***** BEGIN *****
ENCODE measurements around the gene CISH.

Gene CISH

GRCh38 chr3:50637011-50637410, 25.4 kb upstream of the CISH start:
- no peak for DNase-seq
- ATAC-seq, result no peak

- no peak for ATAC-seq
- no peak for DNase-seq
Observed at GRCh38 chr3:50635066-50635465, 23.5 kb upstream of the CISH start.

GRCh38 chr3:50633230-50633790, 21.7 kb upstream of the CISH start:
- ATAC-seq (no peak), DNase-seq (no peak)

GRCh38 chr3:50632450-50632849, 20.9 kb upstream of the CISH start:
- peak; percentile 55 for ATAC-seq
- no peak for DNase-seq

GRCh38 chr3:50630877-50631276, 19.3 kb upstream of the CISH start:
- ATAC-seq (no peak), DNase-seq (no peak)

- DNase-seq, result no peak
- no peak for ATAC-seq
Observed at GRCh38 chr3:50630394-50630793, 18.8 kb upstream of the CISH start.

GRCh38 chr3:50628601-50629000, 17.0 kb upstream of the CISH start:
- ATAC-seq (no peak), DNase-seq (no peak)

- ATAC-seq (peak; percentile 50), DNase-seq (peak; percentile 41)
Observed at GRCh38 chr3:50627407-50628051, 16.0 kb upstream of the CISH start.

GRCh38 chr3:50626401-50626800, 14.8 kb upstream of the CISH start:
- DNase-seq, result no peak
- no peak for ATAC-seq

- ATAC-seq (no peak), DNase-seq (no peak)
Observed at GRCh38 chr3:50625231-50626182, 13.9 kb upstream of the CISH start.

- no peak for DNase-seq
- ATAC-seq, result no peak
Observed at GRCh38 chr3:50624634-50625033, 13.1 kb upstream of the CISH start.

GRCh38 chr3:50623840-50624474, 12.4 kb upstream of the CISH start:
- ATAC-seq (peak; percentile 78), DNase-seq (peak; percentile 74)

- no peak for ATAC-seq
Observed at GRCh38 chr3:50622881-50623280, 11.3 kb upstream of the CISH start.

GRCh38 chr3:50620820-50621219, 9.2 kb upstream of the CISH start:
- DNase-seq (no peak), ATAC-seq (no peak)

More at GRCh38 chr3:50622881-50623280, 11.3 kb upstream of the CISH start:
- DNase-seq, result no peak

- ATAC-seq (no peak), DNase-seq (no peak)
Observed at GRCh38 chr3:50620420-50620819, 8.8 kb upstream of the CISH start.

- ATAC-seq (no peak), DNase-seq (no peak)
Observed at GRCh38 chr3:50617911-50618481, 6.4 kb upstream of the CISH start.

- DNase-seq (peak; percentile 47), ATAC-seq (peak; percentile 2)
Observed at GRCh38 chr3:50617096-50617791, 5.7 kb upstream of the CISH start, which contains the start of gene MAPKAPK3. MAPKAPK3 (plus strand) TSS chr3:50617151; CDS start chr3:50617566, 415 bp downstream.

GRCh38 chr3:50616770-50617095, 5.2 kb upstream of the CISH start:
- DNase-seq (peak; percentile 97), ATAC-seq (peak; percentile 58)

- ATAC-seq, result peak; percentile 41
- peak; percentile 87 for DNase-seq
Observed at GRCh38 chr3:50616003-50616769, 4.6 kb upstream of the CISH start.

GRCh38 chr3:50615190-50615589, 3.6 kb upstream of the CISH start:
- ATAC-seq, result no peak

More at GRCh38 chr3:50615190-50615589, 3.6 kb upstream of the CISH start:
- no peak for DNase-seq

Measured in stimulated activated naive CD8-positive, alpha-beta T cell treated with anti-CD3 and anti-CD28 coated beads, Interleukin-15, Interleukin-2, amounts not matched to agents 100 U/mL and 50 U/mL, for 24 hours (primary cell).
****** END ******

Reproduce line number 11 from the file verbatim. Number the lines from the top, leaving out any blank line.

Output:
GRCh38 chr3:50632450-50632849, 20.9 kb upstream of the CISH start: